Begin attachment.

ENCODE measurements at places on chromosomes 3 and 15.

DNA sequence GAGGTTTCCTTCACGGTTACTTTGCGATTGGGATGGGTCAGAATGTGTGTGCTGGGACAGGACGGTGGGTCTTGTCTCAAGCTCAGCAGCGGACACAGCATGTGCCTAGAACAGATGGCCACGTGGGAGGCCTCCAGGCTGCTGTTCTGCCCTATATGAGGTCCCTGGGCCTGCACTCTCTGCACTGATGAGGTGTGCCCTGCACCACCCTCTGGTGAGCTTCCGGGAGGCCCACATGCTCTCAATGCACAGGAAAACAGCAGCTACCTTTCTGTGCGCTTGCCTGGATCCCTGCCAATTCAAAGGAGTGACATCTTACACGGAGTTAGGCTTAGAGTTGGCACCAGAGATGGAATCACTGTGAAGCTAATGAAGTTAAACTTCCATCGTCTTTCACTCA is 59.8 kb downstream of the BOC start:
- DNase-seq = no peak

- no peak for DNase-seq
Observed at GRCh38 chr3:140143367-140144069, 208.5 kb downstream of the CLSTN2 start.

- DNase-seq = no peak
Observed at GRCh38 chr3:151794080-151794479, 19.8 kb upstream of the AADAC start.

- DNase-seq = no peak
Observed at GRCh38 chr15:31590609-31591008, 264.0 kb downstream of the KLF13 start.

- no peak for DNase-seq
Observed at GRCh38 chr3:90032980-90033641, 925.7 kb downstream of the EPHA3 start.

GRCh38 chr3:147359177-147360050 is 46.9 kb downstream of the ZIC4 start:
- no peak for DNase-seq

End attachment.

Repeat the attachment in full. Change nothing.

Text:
ENCODE measurements at places on chromosomes 3 and 15.

DNA sequence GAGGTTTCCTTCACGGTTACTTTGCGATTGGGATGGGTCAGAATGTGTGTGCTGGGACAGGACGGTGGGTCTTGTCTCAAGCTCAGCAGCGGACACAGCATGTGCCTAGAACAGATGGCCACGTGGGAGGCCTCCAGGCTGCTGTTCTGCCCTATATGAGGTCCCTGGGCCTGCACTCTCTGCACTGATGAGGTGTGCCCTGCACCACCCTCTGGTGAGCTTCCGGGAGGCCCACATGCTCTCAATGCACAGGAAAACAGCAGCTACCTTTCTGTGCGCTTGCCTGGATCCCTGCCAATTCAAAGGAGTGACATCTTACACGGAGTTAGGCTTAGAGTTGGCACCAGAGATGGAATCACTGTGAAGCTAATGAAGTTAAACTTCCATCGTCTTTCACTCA is 59.8 kb downstream of the BOC start:
- DNase-seq = no peak

- no peak for DNase-seq
Observed at GRCh38 chr3:140143367-140144069, 208.5 kb downstream of the CLSTN2 start.

- DNase-seq = no peak
Observed at GRCh38 chr3:151794080-151794479, 19.8 kb upstream of the AADAC start.

- DNase-seq = no peak
Observed at GRCh38 chr15:31590609-31591008, 264.0 kb downstream of the KLF13 start.

- no peak for DNase-seq
Observed at GRCh38 chr3:90032980-90033641, 925.7 kb downstream of the EPHA3 start.

GRCh38 chr3:147359177-147360050 is 46.9 kb downstream of the ZIC4 start:
- no peak for DNase-seq